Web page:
How serving aboard an aircraft carrier in the Navy prepped Steve Cunningham for a career in boxing

Steve Cunningham’s talking about making things fly—fists and F-14s alike. This is how the conversation tends to go when you’re speaking with a fighter who first entered the boxing ring circuitously, by way of an aircraft carrier.

Steve Cunningham

Steve "USS" Cunningham earned his nickname the hard way: by serving aboard a warship.

It all started when an 18-year-old Cunningham enlisted in the Navy, eventually becoming an aviation boatswain's mate (i.e., the dude with the gas—in a good way).

“Anything that landed, we refueled it: jets, helicopters, you name it,” he says of his duties serving aboard a warship. “I got qualified to be a crew leader, and we worked, man. We were up at 7 a.m., and sometimes we didn’t hit the rack until 1 in the morning. We were like that almost every day. When you’re working like that as a young man, that sets a standard for your work ethic in life.”

Obviously, that work ethic paid dividends as Steve Cunningham (28-7, 13 KOs) immersed himself in the daily rigors of becoming a pro boxer, boot camp eventually begetting training camp.

And it all went down almost by happenstance.

Stationed at the Norfolk Naval Station in Virginia, Cunningham started working out at a nearby gym where, as it turned out, the Navy boxing team trained.

Cunningham, who faces former 175-pound champion Antonio Tarver in Newark, New Jersey, on August 14 (Spike TV, 9 p.m. ET), had done plenty of street fighting in his native Philadelphia when he was a kid, but it was here that he laced up the gloves competitively for the first time.

When he did so, he cannonballed into the deep end of the local talent pool.

“I messed around and got my first amateur fight, which was against the light heavyweight champ of the Navy. I beat him and that set me off,” says Cunningham, a former 200-pound champ who’s now a heavyweight contender. “After becoming a national champion in the Navy and winning a couple of silver medals in the Armed Forces tournament, I decided to leave a secure job with benefits in order to chase this dream of being a boxer. I put all my eggs in one basket.”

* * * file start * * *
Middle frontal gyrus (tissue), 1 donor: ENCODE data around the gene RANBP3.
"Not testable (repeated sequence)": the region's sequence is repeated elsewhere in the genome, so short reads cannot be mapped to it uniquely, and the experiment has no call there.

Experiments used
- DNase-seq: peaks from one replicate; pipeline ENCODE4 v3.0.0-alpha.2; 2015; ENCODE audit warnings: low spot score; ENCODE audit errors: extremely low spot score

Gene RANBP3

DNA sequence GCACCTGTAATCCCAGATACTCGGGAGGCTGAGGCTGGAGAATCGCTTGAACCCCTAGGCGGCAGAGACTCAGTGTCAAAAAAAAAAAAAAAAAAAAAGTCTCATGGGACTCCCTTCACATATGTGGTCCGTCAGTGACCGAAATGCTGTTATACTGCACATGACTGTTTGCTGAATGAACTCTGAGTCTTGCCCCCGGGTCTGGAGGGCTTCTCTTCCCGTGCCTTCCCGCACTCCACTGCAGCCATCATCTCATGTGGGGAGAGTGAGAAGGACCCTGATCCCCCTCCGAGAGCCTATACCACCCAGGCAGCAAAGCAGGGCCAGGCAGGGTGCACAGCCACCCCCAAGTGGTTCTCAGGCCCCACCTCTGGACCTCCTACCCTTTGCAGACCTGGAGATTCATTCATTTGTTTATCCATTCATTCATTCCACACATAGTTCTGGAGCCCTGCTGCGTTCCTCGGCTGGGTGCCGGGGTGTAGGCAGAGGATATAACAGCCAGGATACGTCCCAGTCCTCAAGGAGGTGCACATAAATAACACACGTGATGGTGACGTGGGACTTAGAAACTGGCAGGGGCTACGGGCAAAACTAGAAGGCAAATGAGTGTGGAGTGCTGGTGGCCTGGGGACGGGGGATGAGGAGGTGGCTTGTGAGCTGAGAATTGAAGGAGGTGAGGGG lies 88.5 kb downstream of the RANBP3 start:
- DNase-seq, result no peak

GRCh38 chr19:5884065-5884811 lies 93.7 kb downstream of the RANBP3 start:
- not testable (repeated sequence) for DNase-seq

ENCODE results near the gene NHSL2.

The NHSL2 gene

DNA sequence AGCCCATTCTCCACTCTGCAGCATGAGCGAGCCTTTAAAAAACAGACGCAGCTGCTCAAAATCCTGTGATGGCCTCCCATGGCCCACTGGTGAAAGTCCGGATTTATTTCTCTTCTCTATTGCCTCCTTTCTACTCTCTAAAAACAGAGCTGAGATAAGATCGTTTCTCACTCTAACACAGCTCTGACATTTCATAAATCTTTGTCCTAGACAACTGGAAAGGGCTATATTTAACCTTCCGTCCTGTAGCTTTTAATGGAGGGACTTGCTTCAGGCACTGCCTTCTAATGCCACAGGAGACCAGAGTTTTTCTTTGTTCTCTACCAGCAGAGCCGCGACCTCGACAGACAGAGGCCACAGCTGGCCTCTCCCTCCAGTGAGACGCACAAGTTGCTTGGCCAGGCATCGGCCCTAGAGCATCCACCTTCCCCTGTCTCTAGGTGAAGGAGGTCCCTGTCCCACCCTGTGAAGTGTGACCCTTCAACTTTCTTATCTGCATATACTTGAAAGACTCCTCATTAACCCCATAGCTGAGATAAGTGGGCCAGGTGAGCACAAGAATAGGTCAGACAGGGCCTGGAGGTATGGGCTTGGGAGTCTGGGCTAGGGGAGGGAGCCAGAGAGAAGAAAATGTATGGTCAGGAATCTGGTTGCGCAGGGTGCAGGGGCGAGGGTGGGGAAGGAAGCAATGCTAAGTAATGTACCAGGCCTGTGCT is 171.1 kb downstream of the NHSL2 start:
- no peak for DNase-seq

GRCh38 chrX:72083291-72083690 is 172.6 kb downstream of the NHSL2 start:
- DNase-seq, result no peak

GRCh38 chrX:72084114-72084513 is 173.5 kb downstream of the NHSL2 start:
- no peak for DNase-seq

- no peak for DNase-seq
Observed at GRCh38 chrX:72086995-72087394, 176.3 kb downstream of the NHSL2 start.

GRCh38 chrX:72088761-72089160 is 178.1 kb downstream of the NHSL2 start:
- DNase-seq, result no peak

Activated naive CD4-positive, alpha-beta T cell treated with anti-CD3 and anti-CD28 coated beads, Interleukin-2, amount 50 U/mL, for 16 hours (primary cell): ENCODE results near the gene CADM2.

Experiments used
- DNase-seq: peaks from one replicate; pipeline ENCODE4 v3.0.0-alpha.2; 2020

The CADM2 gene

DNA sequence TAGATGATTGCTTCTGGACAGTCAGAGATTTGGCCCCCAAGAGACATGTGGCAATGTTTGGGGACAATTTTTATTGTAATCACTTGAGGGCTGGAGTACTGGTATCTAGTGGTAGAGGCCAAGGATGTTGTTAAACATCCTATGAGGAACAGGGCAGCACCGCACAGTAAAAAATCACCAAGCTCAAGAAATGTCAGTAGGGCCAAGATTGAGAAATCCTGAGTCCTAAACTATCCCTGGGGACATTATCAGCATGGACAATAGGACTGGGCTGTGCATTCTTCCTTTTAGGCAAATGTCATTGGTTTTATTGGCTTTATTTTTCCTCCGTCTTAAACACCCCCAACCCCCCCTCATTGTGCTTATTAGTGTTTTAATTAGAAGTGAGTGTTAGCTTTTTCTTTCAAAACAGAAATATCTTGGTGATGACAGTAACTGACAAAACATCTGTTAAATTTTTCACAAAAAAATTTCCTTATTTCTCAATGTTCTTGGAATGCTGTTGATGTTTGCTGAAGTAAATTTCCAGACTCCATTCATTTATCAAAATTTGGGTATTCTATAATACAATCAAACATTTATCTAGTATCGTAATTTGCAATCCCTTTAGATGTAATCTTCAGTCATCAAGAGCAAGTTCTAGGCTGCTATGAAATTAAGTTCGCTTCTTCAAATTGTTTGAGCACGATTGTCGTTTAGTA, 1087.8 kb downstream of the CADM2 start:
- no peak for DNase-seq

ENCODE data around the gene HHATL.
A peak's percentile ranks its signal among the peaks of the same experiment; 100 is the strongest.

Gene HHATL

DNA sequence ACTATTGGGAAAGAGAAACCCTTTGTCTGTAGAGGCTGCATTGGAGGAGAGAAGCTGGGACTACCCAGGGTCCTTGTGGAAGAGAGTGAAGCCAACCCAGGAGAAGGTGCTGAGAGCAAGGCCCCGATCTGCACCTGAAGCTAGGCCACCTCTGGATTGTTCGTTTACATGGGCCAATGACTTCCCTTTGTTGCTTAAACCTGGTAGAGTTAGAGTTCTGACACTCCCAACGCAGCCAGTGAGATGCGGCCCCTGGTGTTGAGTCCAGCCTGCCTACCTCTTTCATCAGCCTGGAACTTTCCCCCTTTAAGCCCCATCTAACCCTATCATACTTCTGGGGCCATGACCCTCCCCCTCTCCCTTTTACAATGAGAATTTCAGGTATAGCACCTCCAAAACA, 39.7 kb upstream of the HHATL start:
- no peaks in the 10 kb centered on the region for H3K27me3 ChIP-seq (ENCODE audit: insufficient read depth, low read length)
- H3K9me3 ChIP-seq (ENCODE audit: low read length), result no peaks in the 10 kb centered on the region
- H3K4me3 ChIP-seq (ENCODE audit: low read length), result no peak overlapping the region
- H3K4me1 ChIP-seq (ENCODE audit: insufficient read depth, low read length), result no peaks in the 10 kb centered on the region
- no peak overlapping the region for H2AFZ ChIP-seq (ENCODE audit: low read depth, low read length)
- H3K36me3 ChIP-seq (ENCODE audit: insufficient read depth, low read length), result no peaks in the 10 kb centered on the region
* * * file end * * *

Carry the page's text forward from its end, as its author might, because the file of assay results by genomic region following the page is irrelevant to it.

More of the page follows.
When he enlisted, Cunningham thought it was for the long haul—“I was envisioning retiring out of the Navy at a certain rank,” he says—but the work changed him, prepared him for something else, something greater than even he initially thought himself capable of.

To underscore this point, Cunningham references an old Armed Forces recruiting slogan: “We do more before 9 a.m. than most people do all day.”

It sounds like hyperbole—until you’ve lived it.

“Being in the Navy, your limits are pushed beyond what you even know,” Cunningham says. “That basically carried over into boxing. It’s like, ‘No matter how big the task is, it can still be done. We still can do it, just take it one step at a time.’”

For complete coverage of Tarver vs Cunningham, visit our fight page.

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